I opened the door to persistent knocking, unable to believe that anyone in the town hadn’t heard about the cancellation of the festivities to benefit the orphanage. There was a heavy thunderstorm, the wind snorted outside, rattling my windowpanes. It seemed as if the old house was making me aware of its displeasure at being used in such a common way?
He was dripping wet, wearing the ubiquitous tan raincoat of the men of the village, and seemed oblivious to the expensive tapestry splayed across my wooden floors. Under the circumstances, I couldn’t be upset, for I had chosen to hold the fete in the midst of such grandeur, desperate for company of any kind.
As he entered and saw that he was the only guest, he apologized, but he was unaware of the cancellation. As the lights started blinking off and on, like they couldn’t make up their minds what to do, I was thankful for his presence. I was not a bit afraid of being alone with the dishy, self-described bachelor-for-life vicar.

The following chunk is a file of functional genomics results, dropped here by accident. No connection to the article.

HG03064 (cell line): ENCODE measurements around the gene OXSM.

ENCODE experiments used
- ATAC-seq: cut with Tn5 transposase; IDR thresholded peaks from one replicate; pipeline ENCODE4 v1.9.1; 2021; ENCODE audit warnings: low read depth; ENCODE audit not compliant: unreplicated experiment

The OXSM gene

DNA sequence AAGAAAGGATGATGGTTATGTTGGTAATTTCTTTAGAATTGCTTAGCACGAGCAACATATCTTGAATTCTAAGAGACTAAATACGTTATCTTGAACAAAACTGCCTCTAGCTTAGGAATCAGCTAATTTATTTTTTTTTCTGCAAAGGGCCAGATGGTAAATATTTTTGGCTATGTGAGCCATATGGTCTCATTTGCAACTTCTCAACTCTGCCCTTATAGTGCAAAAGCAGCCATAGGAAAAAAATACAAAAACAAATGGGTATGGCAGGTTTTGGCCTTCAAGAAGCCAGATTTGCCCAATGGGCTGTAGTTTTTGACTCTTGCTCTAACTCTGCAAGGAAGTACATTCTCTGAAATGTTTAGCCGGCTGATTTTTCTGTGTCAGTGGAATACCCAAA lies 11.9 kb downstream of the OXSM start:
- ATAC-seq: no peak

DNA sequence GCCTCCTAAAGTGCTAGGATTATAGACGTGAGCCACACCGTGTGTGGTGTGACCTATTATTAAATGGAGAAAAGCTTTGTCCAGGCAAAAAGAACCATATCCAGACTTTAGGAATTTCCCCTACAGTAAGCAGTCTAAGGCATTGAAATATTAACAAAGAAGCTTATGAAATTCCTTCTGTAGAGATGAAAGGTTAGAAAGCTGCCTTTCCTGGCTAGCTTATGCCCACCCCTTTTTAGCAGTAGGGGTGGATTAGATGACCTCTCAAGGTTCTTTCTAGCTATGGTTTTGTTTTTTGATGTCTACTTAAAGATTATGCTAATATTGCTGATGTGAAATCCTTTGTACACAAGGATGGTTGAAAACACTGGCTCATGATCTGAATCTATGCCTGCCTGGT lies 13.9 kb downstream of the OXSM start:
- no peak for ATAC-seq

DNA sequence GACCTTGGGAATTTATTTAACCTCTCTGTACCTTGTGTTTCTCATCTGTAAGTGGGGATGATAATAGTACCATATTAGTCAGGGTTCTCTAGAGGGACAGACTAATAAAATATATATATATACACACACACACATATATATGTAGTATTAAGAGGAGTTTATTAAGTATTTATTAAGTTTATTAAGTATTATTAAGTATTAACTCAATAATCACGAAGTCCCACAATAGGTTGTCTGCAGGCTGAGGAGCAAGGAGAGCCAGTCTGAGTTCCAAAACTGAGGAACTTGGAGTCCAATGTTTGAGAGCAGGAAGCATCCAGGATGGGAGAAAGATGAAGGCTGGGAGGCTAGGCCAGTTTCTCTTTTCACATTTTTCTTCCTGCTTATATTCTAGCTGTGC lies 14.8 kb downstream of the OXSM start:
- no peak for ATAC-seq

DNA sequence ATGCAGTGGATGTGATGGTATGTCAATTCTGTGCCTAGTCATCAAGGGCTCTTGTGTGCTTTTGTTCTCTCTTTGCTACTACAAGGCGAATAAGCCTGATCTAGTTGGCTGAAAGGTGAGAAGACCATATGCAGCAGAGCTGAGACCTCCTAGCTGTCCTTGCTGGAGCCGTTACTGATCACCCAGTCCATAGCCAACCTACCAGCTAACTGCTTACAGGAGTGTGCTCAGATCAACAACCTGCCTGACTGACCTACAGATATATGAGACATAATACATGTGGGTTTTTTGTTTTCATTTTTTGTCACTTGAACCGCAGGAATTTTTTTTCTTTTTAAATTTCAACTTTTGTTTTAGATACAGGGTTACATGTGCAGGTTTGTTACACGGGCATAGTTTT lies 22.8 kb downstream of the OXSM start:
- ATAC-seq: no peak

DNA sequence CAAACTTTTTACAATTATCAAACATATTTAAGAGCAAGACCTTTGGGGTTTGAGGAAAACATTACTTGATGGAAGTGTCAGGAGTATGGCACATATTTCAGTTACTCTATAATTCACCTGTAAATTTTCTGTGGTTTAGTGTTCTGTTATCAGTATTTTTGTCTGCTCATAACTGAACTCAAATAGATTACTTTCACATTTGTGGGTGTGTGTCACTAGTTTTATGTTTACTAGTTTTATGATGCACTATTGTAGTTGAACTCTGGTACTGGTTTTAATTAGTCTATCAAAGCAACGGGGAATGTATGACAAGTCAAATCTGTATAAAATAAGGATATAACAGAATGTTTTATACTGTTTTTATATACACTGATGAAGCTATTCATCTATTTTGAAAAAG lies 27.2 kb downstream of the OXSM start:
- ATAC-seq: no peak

Eventually, the lights decided to simply go out. He and I lit candles and sat by the roaring fire. We drank mulled wine and ate our fill of the cookies and pies meant to be sold at the fete, as we discussed the unexpected topic of the duties associated with being a vicar’s wife. I was surprised that I was interested, having chosen spinsterhood, rather than the loss of freedom that I believed attended marriage.
By the end of the night, both of our resolves to stay single were rocked, for we both had noted how pleasant it was to have someone with whom to weather the literal and figurative storms of life. It was quite a copacetic experience.
Fictional story written for Three Things Challenge #36: oblivious, circumstances, tapestry. Also for the Saturday Mix, Unique Personality, from Mindlovemisery’s Menagerie. The prompt is in bold print.